10. IH says:

    Leaving aside the rhetorical strawman R. Goldfeder constructs in order to tear down, I do not understand where he takes this argument. For example, does he think the Rav Muvhak of RWMO, R. Hershel Schachter, is “rushing to conclusions, missing the subtleties of well-reasoned religious analysis” when he states on an OU Webcast that “to have the women sit [in] a separate section of the bus [is] not such a bad idea”? Or that Rav Aviner in Israel is “rushing to conclusions, missing the subtleties of well-reasoned religious analysis” when he states that ideally “women should not hold senior positions in the Knesset, as it is immodest. Public exposure is contrary to the Jewish view of the woman, whereby ‘the king’s daughter is all glorious within.’”?

  11. noam stadlan says:

    This was a very interesting article and I applaud the author for having written it. Now that you have identified the rationale for the Biblical and Talmudic decisions- providing space for women to be women, are you advocating that specific Halachic decisions be made on that basis? In other words, are you willing to pasken according to this somewhat ‘metahalachic’ guidline rather than on the specific halachic particulars?

    • rochelle says:

      I think it is worthwhile to take the patient outlook r Goldfeder advocates in the beginning – we’ve been through a lot as a people and our system has endured with integrity. We should not just change because today others think we should be different. Yasher koach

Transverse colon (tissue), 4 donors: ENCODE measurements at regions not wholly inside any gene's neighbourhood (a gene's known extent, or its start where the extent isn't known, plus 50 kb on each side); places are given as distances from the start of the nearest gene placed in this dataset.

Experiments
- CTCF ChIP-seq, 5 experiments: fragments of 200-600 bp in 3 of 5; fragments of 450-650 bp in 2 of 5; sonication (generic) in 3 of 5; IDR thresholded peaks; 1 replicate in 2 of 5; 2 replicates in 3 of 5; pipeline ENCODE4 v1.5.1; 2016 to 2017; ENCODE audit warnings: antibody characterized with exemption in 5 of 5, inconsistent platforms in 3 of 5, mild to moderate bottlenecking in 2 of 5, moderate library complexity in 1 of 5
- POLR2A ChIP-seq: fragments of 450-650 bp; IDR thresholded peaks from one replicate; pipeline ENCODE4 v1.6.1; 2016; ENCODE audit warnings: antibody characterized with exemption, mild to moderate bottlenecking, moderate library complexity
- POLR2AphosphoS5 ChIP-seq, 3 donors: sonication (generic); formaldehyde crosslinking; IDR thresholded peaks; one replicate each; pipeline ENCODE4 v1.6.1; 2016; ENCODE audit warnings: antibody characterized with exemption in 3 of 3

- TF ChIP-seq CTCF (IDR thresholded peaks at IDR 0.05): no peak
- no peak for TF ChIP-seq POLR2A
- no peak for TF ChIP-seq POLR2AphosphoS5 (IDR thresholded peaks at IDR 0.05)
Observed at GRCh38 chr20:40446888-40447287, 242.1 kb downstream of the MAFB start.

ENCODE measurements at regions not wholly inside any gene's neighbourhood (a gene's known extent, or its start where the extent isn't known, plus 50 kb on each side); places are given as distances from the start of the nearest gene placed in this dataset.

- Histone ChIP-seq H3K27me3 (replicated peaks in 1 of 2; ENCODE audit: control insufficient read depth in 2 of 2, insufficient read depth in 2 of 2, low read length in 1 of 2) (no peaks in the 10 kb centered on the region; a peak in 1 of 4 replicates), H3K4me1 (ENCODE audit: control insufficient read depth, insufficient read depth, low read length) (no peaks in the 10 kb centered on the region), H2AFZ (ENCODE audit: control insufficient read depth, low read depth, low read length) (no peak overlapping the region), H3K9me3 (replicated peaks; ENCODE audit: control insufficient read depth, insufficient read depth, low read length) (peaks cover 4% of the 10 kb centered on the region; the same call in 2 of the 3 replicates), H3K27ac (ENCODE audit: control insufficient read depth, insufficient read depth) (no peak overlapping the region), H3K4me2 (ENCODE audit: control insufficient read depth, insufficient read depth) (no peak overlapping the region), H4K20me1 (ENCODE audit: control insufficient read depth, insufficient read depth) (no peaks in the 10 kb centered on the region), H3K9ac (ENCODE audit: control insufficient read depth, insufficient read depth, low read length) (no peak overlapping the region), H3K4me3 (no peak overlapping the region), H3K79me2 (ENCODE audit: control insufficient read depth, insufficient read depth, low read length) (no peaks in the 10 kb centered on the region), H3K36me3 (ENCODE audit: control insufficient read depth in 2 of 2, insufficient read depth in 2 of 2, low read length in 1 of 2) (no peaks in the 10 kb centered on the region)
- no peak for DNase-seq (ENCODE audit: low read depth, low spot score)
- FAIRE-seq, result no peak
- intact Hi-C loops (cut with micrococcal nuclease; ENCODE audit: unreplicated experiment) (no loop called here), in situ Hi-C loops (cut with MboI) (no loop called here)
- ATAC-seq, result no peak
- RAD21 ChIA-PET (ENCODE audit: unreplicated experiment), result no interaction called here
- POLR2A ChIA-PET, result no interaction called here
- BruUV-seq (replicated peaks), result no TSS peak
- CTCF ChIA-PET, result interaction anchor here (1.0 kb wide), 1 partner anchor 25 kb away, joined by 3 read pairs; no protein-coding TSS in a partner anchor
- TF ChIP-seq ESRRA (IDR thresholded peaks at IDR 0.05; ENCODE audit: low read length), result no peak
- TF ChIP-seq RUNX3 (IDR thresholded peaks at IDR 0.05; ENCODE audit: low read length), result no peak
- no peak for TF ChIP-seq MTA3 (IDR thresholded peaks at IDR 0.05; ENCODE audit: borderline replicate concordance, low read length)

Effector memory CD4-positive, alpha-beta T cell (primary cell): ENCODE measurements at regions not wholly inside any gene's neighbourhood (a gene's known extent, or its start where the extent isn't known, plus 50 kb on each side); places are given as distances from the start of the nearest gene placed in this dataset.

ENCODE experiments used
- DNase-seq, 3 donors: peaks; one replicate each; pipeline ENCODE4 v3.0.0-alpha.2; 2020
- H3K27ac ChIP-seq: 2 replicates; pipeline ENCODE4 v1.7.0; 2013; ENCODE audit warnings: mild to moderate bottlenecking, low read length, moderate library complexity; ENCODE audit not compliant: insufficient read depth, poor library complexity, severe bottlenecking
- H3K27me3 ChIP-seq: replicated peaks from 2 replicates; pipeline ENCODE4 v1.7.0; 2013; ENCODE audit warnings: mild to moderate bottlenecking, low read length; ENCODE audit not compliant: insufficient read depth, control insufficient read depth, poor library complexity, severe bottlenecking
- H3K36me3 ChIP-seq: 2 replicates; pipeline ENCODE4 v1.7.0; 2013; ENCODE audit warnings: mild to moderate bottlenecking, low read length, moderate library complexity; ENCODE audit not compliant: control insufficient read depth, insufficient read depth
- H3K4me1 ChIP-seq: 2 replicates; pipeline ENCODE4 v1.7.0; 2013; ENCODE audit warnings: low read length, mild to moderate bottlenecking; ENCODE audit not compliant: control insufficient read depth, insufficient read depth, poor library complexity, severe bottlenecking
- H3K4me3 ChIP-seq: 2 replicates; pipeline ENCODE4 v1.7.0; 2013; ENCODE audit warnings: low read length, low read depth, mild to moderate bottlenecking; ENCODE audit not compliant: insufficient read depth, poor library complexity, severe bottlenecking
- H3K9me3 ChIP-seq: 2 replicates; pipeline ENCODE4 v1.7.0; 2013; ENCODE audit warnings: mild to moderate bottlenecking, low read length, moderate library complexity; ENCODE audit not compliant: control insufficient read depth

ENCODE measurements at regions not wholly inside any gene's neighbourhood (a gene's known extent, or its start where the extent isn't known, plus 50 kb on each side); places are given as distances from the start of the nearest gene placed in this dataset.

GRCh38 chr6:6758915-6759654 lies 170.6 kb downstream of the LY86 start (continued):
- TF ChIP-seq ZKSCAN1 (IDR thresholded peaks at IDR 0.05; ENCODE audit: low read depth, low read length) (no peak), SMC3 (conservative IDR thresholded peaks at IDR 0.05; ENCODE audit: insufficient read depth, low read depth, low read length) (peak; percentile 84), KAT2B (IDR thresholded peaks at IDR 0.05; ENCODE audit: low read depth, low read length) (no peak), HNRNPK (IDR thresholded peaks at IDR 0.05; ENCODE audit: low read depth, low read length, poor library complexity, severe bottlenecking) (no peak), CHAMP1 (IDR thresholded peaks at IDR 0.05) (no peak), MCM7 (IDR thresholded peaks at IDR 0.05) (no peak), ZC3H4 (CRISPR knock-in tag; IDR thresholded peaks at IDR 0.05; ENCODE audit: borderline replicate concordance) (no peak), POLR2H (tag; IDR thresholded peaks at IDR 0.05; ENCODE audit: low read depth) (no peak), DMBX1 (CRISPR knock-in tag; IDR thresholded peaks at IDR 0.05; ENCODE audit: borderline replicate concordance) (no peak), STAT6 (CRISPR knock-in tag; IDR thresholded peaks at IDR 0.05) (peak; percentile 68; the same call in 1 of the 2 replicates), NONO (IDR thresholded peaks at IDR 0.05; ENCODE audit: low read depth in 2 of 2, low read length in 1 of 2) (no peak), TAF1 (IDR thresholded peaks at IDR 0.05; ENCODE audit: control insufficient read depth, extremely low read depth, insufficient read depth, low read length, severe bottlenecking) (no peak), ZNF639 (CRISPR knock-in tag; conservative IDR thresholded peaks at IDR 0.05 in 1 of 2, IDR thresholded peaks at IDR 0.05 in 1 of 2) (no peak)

12. Steven W says:

    My Bubby, who had at best an 8th grade shtetl education, used to say that Passover was invented by men. If men had to do everything that was involved with the cooking and cleaning, there wouldn’t be half the rules.

    I would venture to guess that Catherine MacKinnon would be alternatively bemused and horrified on being recruited in support of a separately defined equality of women in a universe designed solely by men. The analogy to gender-separated bathrooms is false. The closer analogy would be to the male-only country club that has no women’s bathrooms (or at best allows women to enter through the service entrance and use a dingy bathroom stuck next to a storage closet in the basement).

    Rabbi Goldfeder starts with the premise that Halacha was a departure from the norm by giving women greater rights than enjoyed by the rest of the world. Either one says that those are the rights and no more, or just as Halacha was on the cutting edge of rights for women, it should still be on the cutting edge.